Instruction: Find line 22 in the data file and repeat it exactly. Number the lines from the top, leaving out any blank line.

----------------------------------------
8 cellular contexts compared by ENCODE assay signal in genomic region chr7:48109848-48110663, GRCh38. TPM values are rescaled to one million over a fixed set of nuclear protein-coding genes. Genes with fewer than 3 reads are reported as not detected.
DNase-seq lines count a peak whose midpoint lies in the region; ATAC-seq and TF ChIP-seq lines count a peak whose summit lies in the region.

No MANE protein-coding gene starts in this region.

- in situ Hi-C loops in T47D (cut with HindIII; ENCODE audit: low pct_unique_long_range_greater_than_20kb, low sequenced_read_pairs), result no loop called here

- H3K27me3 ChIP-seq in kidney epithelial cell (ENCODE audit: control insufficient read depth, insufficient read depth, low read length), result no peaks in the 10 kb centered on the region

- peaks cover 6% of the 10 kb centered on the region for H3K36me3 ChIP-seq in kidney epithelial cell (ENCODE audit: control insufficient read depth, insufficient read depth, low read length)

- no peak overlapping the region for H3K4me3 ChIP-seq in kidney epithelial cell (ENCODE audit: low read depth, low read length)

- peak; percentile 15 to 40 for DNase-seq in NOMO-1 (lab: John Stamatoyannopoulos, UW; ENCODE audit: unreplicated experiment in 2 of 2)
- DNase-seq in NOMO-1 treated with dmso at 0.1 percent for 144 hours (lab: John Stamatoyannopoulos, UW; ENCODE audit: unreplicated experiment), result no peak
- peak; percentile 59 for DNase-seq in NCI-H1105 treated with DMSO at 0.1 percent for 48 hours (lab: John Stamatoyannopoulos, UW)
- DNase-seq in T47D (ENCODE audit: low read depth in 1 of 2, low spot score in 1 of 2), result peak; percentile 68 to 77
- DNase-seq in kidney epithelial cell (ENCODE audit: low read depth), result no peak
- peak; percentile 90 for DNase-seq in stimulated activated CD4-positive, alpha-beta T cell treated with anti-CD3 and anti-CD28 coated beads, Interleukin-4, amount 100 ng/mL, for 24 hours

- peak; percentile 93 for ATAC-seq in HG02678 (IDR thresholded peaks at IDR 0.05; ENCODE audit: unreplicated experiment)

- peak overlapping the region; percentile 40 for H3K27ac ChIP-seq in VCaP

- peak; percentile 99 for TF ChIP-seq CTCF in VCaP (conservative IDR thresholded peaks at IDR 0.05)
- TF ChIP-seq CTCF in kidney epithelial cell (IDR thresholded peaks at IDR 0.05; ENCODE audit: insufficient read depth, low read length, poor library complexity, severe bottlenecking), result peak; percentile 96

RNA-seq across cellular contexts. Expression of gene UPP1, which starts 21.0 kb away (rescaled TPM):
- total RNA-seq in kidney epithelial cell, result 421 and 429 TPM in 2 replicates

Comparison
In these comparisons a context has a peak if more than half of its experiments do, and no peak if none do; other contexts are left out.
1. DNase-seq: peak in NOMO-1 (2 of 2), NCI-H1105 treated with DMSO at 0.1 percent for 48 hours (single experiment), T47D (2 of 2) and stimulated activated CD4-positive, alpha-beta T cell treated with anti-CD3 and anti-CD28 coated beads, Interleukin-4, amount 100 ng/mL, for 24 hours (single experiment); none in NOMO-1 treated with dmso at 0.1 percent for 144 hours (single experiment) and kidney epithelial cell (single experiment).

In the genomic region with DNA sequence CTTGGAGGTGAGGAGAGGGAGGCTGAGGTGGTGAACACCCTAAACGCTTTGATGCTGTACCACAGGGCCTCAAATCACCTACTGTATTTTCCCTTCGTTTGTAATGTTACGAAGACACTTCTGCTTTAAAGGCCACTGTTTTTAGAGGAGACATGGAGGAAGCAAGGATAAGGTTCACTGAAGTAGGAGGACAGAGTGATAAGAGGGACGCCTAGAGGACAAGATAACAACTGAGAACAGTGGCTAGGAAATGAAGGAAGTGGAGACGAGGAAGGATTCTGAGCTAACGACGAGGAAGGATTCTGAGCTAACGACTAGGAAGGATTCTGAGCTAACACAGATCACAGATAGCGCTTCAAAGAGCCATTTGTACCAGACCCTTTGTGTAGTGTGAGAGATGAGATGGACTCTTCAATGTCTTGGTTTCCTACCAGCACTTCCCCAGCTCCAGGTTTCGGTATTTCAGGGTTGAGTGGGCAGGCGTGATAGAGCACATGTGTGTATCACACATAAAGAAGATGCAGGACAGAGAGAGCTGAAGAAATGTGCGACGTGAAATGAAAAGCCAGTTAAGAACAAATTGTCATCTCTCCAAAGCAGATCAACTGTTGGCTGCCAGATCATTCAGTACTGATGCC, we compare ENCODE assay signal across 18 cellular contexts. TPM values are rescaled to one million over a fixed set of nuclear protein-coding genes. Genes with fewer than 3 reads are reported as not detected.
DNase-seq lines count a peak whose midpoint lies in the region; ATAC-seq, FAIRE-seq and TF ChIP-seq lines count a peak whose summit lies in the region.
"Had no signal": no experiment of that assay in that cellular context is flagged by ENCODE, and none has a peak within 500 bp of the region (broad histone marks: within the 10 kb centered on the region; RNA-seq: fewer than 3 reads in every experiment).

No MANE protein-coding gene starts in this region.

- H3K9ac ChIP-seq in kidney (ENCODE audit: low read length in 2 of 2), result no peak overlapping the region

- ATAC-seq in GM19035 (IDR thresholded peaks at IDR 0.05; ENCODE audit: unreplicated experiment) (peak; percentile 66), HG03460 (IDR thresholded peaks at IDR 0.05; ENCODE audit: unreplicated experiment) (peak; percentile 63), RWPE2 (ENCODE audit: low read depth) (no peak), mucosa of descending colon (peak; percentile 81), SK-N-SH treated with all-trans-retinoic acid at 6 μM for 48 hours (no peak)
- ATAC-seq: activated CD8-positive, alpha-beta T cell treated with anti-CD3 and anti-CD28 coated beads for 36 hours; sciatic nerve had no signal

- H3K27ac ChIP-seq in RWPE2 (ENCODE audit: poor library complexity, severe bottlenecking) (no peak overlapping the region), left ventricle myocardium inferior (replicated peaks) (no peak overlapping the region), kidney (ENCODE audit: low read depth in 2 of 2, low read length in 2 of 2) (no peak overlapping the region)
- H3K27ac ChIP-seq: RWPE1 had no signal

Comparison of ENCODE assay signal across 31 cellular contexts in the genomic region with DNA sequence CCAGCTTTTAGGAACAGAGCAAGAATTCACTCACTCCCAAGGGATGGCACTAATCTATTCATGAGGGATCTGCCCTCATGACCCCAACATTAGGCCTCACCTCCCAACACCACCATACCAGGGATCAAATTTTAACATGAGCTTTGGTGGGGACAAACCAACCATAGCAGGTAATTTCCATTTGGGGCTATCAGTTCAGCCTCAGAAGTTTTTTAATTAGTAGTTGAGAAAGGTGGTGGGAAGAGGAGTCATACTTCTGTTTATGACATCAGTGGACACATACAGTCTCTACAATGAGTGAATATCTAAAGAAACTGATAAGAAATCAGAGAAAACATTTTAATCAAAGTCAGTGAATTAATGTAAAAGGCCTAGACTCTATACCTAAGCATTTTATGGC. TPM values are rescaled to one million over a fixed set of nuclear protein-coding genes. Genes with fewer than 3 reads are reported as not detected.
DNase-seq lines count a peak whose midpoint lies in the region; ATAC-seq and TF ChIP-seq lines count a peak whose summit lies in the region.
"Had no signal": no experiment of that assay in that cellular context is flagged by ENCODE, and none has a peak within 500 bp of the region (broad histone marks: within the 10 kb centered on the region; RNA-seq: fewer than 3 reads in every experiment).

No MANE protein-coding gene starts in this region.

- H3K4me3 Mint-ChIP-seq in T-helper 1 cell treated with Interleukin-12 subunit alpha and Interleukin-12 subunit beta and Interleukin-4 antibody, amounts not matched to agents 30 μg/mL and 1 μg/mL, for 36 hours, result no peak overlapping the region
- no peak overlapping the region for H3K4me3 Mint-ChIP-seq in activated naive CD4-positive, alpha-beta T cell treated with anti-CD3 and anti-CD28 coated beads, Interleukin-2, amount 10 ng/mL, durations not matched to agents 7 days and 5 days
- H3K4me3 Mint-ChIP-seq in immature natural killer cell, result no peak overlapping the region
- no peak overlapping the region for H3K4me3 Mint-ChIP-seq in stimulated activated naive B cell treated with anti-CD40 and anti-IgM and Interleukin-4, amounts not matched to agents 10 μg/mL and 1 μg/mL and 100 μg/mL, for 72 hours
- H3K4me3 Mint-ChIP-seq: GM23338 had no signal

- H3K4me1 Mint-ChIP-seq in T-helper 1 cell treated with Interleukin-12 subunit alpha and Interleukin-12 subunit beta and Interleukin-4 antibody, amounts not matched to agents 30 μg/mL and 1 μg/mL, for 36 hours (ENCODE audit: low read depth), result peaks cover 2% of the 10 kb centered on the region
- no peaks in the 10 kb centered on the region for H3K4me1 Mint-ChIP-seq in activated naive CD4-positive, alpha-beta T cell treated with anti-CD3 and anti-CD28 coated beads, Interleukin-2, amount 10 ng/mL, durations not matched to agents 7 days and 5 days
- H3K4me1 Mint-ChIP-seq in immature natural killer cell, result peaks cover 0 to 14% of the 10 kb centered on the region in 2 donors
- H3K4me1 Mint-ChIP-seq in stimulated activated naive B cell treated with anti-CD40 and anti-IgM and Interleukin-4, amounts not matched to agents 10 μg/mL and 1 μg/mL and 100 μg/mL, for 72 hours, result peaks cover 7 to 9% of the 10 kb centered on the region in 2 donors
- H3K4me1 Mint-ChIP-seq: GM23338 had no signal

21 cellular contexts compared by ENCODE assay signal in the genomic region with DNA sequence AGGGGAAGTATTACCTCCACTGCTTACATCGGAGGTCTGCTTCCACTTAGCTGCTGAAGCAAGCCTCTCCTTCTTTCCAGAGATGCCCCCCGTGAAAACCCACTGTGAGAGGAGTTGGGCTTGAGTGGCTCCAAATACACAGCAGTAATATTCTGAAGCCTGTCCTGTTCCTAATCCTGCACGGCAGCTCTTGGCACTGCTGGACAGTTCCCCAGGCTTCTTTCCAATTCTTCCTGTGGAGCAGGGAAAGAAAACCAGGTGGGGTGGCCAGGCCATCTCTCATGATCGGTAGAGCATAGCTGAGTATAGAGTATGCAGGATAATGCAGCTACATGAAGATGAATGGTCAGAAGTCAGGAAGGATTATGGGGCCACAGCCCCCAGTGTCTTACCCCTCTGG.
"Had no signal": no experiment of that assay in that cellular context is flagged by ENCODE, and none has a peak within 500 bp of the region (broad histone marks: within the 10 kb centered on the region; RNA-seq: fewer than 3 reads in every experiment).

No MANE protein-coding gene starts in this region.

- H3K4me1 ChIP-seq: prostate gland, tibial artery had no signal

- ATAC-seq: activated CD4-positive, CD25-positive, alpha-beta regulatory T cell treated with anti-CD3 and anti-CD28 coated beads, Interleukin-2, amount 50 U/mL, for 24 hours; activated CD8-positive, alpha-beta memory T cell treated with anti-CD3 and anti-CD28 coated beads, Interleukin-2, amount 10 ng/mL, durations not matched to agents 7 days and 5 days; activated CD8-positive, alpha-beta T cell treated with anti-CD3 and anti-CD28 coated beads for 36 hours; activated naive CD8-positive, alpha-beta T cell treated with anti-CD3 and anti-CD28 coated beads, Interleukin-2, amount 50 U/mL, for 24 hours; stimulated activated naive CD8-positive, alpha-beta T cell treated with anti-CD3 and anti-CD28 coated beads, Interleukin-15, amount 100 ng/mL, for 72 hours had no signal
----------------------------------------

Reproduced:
1. DNase-seq: peak in NOMO-1 (2 of 2), NCI-H1105 treated with DMSO at 0.1 percent for 48 hours (single experiment), T47D (2 of 2) and stimulated activated CD4-positive, alpha-beta T cell treated with anti-CD3 and anti-CD28 coated beads, Interleukin-4, amount 100 ng/mL, for 24 hours (single experiment); none in NOMO-1 treated with dmso at 0.1 percent for 144 hours (single experiment) and kidney epithelial cell (single experiment).